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I really wanna do cross platform applications. I have great experience in .NET, so the only option is Silverlight. But it's not as powerful as WPF (yet).

Is it possible to use WPF's controls like Menu & ToolBar?

Is it possible to make real installers for Silverlight apps? (Not just out of browser install.)

Is it really worth it, or should I just use Qt?

Thank you

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In order to cross platforms, you're going to need to learn about those other platforms. Since you're already going to be dealing with unfamiliar territory, why restrict yourself to .NET and Silverlight? In my opinion, the language doesn't make or break the application; its functions do. –  mwalker Jul 21 '10 at 17:54
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3 Answers

up vote 1 down vote accepted

Silverlight is a great option for a number of reasons:

  • Cross browser
  • Cross platform
  • Small plugin download required
  • More extensive toolkit than WPF + third party controls
  • Lots of activity online (demos, tutorials, training) as well as a good selection of books available

Also, you can find a good reference example of creating an installer for Silverlight here:

http://amazedsaint.blogspot.com/2010/05/how-to-create-offline-installer-no.html

Just keep in mind some things will break cross-platform, like using com interop, but as long as you avoid those you should be able to accomplish what you're looking for with Silverlight.

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While what you say is true, it is still entirely dependent on the support for Silverlight on the different platforms. Sure will Silverlight run on another OS...yes. Do those different OS's feature Silverlight Plug-Ins...that's a different story. –  Achilles Jul 21 '10 at 18:04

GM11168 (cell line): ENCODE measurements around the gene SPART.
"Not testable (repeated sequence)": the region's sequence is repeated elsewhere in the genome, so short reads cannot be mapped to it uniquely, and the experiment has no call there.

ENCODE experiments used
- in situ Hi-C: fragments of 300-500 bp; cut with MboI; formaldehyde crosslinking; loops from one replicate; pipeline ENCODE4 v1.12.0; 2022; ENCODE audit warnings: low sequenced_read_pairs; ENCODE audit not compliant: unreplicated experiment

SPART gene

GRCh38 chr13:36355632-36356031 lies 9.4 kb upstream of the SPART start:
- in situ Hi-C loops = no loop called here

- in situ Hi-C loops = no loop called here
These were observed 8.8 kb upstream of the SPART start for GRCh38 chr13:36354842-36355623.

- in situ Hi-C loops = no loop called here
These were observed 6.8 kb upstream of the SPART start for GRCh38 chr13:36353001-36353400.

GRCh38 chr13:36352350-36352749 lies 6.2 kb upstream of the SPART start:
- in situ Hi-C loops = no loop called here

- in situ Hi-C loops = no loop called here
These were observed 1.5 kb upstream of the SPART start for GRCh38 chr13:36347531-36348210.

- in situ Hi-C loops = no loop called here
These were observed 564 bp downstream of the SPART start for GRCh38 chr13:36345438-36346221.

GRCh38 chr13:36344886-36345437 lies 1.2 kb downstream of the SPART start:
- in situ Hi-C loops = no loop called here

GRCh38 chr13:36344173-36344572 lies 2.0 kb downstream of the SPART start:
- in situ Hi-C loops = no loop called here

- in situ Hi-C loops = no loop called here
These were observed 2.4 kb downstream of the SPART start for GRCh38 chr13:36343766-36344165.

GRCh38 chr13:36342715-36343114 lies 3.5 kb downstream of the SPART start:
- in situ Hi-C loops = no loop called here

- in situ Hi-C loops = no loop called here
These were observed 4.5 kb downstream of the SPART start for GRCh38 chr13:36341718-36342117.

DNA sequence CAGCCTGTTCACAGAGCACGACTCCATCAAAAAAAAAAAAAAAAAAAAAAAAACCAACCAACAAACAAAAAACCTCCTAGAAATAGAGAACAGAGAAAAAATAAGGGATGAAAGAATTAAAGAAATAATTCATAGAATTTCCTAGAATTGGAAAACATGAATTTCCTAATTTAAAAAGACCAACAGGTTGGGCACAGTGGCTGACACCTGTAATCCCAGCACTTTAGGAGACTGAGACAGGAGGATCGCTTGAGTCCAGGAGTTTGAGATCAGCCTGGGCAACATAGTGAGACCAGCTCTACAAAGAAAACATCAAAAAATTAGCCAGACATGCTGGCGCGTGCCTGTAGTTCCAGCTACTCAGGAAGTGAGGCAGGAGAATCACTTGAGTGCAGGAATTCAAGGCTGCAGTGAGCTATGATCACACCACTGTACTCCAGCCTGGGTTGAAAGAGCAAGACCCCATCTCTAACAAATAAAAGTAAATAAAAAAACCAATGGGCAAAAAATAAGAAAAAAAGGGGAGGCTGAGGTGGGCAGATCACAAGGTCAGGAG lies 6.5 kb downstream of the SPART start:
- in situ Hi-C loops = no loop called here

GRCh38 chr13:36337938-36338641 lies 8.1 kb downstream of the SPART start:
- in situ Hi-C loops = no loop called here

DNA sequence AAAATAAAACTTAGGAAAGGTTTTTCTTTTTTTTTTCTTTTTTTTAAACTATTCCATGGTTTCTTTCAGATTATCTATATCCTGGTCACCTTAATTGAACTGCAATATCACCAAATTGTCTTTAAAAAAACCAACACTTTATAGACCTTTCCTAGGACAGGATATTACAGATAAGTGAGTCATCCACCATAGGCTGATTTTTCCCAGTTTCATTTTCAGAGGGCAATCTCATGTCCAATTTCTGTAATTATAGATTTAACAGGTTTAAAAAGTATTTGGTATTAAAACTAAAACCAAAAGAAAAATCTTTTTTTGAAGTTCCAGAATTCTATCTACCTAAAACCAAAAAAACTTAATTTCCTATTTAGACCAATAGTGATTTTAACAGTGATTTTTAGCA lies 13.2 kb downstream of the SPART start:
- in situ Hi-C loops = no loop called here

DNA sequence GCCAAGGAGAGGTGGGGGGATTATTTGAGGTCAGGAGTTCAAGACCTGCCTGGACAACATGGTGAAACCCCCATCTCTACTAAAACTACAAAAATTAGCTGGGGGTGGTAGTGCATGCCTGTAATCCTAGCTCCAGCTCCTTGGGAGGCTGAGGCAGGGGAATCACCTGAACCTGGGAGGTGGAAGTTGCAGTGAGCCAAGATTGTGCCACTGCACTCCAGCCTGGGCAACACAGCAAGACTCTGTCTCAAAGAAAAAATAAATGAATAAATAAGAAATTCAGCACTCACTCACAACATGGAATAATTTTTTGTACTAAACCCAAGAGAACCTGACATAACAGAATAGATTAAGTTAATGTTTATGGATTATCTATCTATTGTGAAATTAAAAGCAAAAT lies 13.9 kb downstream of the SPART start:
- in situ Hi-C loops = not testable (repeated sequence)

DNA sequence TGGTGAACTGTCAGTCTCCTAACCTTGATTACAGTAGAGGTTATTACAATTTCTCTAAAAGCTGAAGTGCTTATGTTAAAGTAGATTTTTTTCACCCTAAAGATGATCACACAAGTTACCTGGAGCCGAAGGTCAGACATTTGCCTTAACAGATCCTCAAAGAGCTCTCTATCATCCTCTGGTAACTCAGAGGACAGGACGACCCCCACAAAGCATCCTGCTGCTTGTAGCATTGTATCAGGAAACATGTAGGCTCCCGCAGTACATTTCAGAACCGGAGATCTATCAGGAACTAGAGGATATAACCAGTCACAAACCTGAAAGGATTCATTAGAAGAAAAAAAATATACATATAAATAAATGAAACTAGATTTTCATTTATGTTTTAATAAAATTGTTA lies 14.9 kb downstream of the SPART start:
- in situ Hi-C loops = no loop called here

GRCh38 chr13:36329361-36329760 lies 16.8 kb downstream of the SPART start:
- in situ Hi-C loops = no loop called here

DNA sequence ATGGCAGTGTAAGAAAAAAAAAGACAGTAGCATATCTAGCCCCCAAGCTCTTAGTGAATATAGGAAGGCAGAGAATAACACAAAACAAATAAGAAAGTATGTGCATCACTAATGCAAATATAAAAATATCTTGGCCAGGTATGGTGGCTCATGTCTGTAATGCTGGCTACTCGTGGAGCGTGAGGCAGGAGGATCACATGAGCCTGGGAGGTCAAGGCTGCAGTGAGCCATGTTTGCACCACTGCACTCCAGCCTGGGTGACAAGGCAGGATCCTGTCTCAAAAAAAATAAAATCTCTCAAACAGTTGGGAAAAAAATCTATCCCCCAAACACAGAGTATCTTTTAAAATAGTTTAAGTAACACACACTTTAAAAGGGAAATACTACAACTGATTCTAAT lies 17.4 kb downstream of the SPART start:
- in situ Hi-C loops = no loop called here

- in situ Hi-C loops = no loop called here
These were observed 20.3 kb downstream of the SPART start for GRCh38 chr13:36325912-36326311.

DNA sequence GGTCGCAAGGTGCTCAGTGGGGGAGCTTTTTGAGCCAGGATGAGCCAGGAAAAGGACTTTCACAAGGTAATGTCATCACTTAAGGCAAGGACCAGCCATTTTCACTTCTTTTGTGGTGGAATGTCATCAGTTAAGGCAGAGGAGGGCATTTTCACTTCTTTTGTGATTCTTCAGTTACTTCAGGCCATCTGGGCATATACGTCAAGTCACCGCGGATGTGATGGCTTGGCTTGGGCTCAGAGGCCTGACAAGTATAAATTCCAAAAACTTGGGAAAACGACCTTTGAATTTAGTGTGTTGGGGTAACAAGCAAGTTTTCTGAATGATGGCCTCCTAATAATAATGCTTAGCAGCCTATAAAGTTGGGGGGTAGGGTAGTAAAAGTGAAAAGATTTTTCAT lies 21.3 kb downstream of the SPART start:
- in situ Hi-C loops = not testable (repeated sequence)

Well yes, if you want to make something truly cross platform/cross browser, use nothing but plain html, minimal css, no javascript, etc.. Silverlight as a cross-platform option is actually a pretty safe bet as most computer users you target are probably using a supported version of Windows or OSX and one of the major browsers (IE, FF, Safari, Chrome). I can design an app once and have it run on those platforms and browsers exactly the same, which I can't say about nearly any other platform or option out there today. –  Evan Hutnick Jul 22 '10 at 12:56
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If you want to do the whole write-once-deploy-everywhere deal, STOP. I can't think of a single application that looks natively-written that was done in any cross-platform environment (Java being the canonical example). There are enough differences in the idioms among Windows, OSX, and the myriad window managers for *nix that trying to write one application that can look acceptable on all of them is a fool's errand, IMO.

Learn to use the tools for your platform; if you partition your application correctly, your business logic should be fairly portable.

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At this point, a Silverlight application is as "cross-platform" as any other web based technology. You can build an application in Silverlight that will work on different platforms ONLY if the Silverlight plug-In is implemented for the platform's slew of browsers. The cross-platform magic of Silverlight is just it being accessible on the web.

Editorial: Remember that Silverlight is just a response from Microsoft to Flash. They are trying to leverage the skills of existing .NET developers and give them the ability to deliver a much more rich user experience that was routinely delivered using Flash. Silverlight is a subset of WPF which "makes it less powerful" but WPF is specifically a Windows technology anyway that is simply exposed in web apps through Silverlight's implementation.

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